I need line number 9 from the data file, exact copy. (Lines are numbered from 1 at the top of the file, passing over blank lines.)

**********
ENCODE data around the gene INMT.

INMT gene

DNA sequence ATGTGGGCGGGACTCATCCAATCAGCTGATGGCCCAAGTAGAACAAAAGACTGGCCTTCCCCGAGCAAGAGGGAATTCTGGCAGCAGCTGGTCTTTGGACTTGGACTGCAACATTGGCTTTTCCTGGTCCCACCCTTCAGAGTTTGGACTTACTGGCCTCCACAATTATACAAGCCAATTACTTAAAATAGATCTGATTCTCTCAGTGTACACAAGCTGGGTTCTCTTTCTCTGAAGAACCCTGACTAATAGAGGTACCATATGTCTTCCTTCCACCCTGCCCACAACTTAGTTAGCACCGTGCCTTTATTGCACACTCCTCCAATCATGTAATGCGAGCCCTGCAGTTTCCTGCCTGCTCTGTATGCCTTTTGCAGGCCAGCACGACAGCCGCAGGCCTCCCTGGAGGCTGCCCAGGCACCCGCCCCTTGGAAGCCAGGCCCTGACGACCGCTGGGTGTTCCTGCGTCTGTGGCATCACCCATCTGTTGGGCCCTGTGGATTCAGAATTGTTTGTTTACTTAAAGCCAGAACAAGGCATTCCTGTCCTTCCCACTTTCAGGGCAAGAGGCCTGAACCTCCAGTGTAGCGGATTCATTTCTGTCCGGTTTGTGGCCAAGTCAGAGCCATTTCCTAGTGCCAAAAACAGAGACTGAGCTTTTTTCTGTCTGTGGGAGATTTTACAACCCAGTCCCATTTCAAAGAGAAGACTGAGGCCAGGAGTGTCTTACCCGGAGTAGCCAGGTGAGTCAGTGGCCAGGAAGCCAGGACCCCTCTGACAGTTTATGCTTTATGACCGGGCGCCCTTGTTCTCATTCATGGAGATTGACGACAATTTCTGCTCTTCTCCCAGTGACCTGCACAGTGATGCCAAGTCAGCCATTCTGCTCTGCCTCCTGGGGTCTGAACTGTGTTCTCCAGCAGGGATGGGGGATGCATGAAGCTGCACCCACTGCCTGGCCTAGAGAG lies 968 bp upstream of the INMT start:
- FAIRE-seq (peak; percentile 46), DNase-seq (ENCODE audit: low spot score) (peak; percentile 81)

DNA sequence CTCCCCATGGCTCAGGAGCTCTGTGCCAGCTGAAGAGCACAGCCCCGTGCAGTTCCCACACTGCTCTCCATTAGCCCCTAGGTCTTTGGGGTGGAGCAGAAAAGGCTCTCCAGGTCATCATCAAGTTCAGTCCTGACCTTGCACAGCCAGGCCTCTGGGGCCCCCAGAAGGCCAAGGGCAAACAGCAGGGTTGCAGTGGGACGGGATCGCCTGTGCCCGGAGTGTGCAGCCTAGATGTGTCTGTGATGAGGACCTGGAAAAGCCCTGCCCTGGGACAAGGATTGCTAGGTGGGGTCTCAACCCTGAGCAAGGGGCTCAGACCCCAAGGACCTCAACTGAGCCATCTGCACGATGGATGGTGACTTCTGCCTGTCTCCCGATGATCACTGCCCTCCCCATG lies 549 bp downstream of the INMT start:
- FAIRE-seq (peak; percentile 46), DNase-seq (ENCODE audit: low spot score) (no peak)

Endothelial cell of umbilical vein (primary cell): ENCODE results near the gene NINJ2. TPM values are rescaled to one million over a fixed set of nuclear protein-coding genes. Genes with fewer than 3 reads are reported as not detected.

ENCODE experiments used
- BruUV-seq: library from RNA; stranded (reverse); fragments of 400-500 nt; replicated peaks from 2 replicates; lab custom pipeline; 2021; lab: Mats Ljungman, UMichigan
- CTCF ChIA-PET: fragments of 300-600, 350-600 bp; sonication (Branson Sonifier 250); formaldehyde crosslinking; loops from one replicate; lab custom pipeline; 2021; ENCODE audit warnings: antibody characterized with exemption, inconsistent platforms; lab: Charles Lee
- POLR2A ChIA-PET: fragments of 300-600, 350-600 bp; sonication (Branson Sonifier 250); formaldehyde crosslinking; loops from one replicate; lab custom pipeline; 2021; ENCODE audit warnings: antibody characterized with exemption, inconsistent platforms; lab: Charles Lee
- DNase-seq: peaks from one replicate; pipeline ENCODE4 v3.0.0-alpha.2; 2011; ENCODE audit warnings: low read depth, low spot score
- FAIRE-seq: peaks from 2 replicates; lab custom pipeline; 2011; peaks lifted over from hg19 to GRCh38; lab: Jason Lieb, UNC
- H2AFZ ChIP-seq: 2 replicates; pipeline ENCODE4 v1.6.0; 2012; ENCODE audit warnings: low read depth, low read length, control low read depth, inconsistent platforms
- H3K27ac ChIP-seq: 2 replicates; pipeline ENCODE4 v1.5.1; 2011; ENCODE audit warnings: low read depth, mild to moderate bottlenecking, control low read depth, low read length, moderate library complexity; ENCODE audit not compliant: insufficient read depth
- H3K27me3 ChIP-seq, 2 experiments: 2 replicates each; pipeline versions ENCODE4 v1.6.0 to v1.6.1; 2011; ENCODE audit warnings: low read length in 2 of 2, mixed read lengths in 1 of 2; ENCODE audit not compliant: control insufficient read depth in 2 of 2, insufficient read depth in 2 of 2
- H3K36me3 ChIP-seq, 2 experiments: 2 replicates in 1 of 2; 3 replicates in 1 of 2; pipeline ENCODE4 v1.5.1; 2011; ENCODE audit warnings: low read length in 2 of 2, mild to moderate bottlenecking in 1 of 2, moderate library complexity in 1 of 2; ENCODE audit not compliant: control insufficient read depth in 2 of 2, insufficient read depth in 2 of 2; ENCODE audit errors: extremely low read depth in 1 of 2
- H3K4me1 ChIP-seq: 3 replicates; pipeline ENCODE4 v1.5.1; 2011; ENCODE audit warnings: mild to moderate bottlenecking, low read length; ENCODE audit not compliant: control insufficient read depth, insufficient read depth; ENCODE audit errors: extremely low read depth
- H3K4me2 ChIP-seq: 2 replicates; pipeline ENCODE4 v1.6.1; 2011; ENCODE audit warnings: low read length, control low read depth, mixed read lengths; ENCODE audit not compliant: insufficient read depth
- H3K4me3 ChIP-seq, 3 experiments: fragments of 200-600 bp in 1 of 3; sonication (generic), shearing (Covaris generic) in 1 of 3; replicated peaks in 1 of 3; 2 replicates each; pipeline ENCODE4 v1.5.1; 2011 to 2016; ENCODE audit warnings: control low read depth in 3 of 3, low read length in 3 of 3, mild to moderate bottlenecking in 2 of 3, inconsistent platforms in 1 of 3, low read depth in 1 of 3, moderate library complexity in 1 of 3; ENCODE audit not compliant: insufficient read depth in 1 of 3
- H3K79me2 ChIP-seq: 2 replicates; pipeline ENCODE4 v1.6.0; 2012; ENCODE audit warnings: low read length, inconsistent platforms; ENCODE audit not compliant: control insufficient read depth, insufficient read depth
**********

- BruUV-seq: library from RNA; stranded (reverse); fragments of 400-500 nt; replicated peaks from 2 replicates; lab custom pipeline; 2021; lab: Mats Ljungman, UMichigan